A Planter and His Slaves in Eighteenth-Century Jamaica



The British West Indian sugar colonies of the eighteenth century were marked by the institution of slavery to a degree which has never been matched elsewhere. The sugar plantations established a virtual monoculture and they worked most profitably on a large scale, with hundreds of black slaves supervised by a handful of white men. So in all of these islands by the middle of the century the white colonists were a minority, often a very small minority, among their slaves. They accounted for about a quarter of the population in Barbados, and about a tenth in the Leeward Islands and Jamaica. How then did they maintain their authority? What measures did they take and what effects did they have? We must answer such questions if we are to understand these societies, but reliable information that might allow us to do so is scarce. There are many surviving collections of plantation papers, but these are concerned mainly with business matters — so much sugar made and sold, so many supplies bought — and they have little to say about the relations of the masters with their slaves. Most contemporary descriptions of West Indian society are those of travellers or casual visitors to the islands, and even if they observed and wrote dispassionately they were outsiders, likely to record what was striking or curious, but uncertain guides to the daily routine. In any case, most visitors were not dispassionate: by the later eighteenth century the ethics of slavery had become controversial and most reporters came with strong preconceptions, sometimes in favour of the slave-owners, but usually against them. On the other hand, what little was written by the white West Indians themselves is open to suspicion as self-exculpation and special pleading.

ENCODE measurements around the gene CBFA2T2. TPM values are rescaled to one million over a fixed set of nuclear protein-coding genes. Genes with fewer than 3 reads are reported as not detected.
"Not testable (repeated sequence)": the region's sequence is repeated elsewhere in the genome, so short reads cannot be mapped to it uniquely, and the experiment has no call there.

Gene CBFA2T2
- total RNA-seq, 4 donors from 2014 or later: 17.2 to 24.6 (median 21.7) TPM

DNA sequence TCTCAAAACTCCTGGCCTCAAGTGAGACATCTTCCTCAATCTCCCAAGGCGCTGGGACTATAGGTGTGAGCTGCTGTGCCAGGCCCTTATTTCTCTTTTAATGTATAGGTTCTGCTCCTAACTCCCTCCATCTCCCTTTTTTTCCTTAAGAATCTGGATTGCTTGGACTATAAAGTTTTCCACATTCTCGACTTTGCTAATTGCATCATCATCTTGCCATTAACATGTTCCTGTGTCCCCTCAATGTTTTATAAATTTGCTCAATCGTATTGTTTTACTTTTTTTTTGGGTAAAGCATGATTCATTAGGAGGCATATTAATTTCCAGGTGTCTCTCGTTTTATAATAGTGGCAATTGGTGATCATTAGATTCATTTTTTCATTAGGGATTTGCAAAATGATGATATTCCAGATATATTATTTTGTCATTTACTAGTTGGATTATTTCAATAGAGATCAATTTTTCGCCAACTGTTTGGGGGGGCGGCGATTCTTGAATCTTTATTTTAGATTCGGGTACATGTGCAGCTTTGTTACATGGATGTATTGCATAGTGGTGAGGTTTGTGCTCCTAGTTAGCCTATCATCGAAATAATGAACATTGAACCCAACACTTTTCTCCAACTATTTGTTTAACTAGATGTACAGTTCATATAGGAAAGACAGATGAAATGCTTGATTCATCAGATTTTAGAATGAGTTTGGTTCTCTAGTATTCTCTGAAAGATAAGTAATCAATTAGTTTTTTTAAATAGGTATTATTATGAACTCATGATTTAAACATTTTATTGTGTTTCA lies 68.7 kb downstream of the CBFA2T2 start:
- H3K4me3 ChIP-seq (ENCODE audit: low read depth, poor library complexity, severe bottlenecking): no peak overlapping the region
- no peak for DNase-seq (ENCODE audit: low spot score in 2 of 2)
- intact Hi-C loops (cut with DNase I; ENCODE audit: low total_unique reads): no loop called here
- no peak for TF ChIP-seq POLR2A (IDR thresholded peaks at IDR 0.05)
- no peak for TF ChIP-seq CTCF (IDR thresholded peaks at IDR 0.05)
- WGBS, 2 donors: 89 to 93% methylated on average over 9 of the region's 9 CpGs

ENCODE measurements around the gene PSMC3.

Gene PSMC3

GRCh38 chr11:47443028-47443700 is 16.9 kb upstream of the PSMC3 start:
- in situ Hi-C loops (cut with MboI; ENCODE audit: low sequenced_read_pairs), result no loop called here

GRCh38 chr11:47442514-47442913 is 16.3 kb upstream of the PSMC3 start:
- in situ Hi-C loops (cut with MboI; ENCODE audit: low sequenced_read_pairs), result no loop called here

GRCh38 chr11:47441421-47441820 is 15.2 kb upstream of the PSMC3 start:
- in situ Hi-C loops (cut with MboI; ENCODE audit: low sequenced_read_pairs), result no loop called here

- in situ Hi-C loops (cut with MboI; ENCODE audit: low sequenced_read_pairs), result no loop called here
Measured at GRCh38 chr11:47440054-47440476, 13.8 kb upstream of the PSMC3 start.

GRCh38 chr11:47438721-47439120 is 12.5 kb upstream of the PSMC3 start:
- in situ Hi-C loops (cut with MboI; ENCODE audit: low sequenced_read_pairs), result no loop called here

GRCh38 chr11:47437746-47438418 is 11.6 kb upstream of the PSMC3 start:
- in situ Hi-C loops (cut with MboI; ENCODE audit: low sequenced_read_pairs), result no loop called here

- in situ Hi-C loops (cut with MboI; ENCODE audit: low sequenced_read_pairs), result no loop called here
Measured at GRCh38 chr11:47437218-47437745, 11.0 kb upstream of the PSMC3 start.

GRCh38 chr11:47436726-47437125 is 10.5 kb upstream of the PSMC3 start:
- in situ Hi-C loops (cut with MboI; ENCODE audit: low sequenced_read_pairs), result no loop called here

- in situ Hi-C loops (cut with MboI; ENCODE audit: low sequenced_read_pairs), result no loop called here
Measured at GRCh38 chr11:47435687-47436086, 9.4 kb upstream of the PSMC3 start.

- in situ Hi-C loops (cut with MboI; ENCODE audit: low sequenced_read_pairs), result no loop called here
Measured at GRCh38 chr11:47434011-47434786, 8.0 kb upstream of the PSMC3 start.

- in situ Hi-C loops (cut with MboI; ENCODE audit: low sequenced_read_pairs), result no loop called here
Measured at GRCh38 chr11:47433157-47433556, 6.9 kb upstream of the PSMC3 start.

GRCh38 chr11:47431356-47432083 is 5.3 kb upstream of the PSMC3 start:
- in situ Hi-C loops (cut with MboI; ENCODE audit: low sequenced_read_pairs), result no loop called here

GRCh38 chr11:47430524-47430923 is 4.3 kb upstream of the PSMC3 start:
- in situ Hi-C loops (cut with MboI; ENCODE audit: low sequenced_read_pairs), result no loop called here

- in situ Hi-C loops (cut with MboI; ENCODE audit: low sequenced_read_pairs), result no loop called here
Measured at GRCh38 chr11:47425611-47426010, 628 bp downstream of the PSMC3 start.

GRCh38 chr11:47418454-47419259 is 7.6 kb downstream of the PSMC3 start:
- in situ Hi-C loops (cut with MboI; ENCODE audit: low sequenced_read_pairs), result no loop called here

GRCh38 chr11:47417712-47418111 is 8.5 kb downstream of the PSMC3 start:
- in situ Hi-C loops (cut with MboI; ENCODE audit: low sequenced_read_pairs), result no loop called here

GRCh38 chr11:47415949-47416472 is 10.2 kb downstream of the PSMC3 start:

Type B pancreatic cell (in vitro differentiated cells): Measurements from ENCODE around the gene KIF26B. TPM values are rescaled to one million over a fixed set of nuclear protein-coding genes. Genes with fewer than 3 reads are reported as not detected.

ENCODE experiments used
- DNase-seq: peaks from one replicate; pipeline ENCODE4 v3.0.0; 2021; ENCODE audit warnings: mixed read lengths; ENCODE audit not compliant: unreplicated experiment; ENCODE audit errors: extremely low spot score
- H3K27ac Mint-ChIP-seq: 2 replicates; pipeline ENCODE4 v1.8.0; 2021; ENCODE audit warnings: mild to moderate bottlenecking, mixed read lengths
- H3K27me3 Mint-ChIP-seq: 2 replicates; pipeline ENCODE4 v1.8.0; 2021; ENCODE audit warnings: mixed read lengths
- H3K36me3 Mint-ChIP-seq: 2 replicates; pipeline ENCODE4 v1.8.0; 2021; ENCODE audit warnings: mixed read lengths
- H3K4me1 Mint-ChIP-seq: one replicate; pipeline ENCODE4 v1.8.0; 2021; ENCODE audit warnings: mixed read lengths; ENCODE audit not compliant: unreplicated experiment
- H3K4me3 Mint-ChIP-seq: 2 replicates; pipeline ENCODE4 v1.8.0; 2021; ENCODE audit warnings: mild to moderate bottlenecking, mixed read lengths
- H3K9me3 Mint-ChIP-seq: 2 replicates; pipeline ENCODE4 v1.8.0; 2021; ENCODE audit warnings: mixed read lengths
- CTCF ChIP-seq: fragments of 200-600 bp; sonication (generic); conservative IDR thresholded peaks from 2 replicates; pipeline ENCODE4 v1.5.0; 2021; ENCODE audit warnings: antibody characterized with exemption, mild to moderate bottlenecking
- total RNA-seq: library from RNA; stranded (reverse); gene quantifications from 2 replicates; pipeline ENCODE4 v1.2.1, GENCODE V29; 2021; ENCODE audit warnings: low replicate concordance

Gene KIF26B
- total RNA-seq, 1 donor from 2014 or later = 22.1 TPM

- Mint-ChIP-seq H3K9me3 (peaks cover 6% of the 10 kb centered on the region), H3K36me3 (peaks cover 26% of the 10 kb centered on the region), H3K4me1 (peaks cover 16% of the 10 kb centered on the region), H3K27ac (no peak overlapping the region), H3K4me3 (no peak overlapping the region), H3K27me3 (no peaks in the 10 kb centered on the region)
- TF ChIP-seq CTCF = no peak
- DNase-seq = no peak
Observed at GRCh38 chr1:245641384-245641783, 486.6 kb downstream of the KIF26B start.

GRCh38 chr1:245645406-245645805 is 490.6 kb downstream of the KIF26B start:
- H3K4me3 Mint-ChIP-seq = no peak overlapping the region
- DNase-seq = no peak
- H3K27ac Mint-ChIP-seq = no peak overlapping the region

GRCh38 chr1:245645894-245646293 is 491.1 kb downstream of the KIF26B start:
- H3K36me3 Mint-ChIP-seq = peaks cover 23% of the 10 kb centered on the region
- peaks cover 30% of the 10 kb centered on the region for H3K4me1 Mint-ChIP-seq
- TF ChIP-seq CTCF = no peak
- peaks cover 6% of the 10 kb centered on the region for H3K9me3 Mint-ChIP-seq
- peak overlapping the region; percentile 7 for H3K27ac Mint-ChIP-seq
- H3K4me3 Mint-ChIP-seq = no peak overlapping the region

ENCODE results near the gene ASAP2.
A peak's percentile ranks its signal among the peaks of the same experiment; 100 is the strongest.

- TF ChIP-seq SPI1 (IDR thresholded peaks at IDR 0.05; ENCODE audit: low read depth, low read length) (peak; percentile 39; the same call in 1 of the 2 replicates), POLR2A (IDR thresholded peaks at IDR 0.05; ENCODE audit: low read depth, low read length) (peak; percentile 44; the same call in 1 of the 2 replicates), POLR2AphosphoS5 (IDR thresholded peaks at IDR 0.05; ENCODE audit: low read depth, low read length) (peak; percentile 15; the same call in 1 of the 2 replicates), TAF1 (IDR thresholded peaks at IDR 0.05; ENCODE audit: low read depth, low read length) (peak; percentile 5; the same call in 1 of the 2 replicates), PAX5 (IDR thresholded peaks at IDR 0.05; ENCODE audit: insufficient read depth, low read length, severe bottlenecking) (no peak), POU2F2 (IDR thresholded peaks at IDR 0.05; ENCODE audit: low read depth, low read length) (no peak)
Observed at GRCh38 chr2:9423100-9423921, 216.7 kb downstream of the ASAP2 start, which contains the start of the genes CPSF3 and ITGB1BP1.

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© Ailsa Maxwell, J. R. Ward, Alan Milward, Michael Palairet, George Hammersley, R. J. Morris, S. B. Saul, Wray Vamplew, Michael Cullen, Roger Davidson, Rosalind Mitchison, T. C. Smout, Stephanie Blackden, Ian Levitt 1979

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